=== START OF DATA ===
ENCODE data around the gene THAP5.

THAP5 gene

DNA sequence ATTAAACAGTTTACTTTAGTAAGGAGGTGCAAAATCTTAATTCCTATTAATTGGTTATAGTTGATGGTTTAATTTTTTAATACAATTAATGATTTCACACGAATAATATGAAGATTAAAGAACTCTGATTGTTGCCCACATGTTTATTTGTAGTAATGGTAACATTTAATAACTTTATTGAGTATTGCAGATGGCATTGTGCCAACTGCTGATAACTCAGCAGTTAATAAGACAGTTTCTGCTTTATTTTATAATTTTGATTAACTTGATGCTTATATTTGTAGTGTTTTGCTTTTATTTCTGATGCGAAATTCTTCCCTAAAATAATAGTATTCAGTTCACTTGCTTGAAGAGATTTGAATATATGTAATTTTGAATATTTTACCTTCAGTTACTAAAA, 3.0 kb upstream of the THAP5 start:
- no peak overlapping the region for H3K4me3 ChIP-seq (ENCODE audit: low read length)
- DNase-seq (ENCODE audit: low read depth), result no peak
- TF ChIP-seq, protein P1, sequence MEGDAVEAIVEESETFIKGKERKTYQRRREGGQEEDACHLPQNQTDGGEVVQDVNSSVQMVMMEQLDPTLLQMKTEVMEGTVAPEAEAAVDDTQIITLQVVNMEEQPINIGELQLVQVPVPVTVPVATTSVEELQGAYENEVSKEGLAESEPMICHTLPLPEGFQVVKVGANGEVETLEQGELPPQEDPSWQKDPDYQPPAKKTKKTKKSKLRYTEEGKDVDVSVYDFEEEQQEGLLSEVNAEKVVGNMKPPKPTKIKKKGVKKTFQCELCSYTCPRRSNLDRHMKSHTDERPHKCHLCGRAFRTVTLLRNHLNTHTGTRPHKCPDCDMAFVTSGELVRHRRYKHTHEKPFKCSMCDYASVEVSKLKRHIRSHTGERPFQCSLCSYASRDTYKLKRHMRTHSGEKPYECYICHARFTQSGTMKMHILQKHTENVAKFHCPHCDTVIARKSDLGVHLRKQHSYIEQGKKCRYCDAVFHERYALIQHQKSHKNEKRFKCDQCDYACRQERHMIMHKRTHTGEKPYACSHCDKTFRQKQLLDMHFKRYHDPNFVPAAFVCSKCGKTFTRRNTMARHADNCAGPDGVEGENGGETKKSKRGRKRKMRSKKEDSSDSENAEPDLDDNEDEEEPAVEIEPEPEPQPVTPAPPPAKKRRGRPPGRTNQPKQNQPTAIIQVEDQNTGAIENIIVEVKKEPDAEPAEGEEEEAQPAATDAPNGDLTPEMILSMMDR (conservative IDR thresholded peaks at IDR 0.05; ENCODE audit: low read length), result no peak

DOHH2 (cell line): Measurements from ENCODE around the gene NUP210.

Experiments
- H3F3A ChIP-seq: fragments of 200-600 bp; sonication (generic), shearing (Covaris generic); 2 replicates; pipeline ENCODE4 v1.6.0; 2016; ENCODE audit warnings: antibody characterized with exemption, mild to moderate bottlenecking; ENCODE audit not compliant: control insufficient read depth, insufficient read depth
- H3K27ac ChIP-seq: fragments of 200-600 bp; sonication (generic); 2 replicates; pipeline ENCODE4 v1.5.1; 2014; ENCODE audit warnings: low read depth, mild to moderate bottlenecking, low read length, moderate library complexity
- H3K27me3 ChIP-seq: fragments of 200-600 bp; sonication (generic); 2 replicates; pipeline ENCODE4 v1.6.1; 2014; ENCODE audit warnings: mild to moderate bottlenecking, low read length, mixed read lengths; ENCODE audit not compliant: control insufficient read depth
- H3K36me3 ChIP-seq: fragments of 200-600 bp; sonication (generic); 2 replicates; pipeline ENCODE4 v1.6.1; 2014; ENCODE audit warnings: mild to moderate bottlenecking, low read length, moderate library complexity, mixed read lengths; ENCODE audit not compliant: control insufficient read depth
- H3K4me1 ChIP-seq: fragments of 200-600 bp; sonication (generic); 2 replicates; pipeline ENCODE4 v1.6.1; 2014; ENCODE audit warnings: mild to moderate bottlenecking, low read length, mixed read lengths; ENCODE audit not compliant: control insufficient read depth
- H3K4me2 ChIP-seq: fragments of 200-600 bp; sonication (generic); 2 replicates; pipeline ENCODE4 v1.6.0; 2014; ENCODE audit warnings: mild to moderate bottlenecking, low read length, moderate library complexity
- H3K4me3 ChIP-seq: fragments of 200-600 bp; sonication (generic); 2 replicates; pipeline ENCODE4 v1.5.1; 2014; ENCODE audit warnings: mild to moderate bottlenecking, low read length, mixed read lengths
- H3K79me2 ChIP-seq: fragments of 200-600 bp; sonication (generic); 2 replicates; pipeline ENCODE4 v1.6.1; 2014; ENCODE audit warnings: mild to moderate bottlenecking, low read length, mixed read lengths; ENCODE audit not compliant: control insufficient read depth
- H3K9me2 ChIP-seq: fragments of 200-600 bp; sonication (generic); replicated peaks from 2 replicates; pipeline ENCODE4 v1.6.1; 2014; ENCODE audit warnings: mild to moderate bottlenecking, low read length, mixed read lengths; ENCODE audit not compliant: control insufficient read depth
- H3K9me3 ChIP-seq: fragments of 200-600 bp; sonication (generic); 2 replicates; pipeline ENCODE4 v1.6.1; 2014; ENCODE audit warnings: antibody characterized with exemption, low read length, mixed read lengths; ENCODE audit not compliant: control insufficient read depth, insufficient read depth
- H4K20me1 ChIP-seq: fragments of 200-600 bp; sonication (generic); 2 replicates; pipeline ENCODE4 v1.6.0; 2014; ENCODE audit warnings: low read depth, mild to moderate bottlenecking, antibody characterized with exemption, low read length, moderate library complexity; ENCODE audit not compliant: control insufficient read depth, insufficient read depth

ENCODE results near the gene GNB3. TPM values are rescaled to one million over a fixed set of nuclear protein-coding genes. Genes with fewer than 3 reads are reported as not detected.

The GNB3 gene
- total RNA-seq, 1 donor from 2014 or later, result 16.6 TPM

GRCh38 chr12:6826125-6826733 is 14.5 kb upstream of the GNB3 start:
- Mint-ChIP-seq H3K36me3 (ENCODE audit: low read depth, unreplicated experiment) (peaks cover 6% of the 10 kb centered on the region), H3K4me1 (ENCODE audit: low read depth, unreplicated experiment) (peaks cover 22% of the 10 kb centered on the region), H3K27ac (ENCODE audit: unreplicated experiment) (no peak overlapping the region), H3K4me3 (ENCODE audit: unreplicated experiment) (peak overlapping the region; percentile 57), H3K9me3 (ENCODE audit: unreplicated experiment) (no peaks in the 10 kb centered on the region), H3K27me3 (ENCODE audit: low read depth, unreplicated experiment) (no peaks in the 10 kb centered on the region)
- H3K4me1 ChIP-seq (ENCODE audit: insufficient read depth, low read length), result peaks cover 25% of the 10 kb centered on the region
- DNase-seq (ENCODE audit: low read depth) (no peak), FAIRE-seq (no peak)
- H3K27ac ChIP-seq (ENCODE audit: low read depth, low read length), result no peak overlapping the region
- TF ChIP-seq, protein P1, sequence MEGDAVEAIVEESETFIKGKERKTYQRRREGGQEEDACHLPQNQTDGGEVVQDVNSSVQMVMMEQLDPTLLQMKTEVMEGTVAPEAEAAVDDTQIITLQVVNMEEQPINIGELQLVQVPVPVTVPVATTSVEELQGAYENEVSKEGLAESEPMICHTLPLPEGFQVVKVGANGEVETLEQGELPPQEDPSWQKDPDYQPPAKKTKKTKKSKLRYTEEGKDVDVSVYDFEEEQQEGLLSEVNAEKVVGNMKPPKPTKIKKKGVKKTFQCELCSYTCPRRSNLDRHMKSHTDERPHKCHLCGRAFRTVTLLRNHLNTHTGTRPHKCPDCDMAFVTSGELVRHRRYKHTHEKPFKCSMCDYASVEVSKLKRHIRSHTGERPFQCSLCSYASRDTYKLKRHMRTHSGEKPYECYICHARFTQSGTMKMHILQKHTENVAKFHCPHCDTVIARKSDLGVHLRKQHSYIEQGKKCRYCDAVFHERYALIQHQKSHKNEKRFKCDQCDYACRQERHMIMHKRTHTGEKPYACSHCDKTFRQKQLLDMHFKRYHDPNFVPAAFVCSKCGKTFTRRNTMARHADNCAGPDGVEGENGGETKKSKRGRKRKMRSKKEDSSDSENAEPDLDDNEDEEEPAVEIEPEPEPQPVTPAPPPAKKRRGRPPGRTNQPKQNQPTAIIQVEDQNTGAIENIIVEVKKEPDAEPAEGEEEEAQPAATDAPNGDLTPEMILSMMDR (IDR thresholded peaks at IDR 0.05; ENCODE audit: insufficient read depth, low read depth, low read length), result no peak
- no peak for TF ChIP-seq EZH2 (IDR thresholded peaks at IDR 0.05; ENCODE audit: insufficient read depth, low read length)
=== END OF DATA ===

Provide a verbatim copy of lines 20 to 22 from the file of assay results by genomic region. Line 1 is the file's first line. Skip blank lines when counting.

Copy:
ENCODE results near the gene GNB3. TPM values are rescaled to one million over a fixed set of nuclear protein-coding genes. Genes with fewer than 3 reads are reported as not detected.

The GNB3 gene
- total RNA-seq, 1 donor from 2014 or later, result 16.6 TPM